In his essay The Case for Animal Rights, Tom Regan has set out a broad outline as an introduction for his book, The Case for Animal Rights, with same title. In the beginning, the author makes a special emphasis on that, the goals of the advocation of animal rights not only make people treat animals ‘more humane’, but also deny the view, which is fundamental wrong, that animals are humans’ resources. As a defender of animal rights as well as a philosopher, Regan attempts, through his professional knowledge, which area he has been exploring over ten years, to justify that animals have the rights as equal as human beings. In his own words, “people must change their beliefs before they change their habits”. In the next part, Regan describes the process how the beliefs are produced. He asks a question, how to make the moral status of animals become understandable, as start. Then, through an example that one’s neighbour kicks his dog, he raises a theory that the duties of humans to regard animals are indirect ones. In order to illustrate this theory more clearly, he quotes a conception called contractarianism which, in the follow several paragraphs, has been proved is not strongly enough to protect animal rights. Because, according to this theory, it systematically denies the duties that humans have to those, including animals undoubtedly, who do not have a sense of justice.
Animals will be protected only depend on the sentimental interests of humans. Needless to say, the author needs to look for another theory. Utilitarianism, which is mentioned next, has two main principles: equality and utility. The much more significant point is the second one, which means that what we will do must be brought out the best balance between satisfaction and frustration, and the best results for majority, even an evil means with a good end. Obviously, any adequate moral theory will refuse to justify this assertation. Again, Regan discards utilitarianism as an unsuitable theory. In the third part of the article, the author, finally, presents the view that, which he names it inherent value, all who are the experiencing subjects of a life have inherent value and possess it equally, and regardless of their gender, race, nationality, religion and that kind of things. It means animals as the experiencing subjects of a life own the inherent value as well. The differences between animals and human beings just make a difference to the quality of the different lives.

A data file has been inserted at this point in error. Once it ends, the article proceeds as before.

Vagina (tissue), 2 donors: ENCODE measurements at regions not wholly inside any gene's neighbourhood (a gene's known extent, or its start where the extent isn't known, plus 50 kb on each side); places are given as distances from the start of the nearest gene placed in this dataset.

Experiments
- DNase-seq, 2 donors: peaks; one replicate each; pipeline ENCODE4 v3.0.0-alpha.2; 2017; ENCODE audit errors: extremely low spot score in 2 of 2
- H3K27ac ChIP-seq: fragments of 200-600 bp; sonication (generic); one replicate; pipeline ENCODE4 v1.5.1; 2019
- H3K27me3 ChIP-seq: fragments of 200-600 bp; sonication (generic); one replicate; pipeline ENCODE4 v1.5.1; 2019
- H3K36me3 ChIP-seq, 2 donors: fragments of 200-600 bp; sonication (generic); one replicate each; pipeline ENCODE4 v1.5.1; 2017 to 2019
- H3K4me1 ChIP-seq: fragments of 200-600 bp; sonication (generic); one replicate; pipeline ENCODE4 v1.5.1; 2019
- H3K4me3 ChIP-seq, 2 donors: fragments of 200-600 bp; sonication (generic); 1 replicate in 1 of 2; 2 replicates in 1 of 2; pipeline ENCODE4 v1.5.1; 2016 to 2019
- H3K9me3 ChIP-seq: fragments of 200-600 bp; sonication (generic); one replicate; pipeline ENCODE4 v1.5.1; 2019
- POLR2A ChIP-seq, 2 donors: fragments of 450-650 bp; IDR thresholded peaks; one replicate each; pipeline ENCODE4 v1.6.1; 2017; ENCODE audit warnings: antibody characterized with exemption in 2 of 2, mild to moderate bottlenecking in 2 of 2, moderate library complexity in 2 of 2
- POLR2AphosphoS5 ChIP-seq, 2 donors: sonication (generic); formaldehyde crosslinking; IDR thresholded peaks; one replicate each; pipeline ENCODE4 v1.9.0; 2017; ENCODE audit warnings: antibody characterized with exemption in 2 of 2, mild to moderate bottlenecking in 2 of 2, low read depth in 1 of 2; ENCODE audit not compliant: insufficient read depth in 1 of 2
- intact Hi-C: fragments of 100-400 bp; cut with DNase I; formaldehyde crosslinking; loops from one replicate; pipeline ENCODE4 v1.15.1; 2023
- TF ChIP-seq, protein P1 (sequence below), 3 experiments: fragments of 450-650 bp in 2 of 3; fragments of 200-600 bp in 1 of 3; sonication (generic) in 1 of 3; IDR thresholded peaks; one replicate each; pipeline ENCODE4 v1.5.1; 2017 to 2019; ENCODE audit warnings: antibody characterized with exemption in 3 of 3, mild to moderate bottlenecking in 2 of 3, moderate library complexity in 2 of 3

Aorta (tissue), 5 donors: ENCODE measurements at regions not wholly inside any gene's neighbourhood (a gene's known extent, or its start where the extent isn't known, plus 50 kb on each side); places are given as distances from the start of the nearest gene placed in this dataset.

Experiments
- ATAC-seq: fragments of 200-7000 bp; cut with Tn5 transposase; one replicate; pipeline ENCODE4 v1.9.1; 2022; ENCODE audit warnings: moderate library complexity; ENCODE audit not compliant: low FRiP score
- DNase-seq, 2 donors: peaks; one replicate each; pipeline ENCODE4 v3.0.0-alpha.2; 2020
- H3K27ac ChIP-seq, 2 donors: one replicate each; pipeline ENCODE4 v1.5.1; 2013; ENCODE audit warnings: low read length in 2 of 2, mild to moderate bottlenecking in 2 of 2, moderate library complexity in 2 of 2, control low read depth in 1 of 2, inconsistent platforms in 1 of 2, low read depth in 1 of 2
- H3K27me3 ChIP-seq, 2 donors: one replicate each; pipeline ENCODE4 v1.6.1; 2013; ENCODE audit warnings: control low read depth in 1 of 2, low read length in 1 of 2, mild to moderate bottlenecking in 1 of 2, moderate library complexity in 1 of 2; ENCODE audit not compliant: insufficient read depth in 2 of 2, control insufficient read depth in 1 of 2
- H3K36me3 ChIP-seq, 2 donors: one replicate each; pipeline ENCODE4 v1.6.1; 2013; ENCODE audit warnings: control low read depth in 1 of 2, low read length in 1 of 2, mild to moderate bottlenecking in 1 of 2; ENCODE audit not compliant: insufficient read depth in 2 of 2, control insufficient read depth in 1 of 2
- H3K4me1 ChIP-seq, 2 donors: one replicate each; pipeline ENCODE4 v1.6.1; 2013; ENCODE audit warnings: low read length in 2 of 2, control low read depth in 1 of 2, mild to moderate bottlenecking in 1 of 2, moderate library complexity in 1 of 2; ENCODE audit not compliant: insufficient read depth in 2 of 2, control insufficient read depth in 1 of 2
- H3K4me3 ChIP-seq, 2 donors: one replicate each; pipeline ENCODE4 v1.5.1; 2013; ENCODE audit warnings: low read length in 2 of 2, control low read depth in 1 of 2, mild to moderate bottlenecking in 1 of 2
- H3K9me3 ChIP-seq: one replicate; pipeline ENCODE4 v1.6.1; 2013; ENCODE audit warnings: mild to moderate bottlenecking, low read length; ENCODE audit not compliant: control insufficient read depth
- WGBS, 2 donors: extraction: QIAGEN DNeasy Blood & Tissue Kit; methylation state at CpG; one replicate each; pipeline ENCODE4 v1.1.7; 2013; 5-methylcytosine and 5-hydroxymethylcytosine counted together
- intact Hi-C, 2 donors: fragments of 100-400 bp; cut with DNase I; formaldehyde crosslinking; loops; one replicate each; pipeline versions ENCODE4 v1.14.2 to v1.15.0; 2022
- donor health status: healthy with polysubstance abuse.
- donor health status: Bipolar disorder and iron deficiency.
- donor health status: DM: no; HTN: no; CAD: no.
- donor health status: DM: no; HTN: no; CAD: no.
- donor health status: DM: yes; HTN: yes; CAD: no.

Furthermore, Regan compares this theory with the two theories mentioned earlier and argues it against a couple of opposed views, which makes the author convinces himself that he has sought the right view. In the fourth and the final part, the author draws out a barest outline with four points about his book’s details as a conclusion. The first one is how the theory, which is underlain, shows the animal rights movement is a part of the human rights movement. The second one is why those are uncompromising that total dissolution of commercial animal agriculture, total elimination of hunting and trapping for sport and money, and total abolition of the use of animals in science. The last two are around philosophy, will be described to express what and why the aims of the author’s professional knowledge are.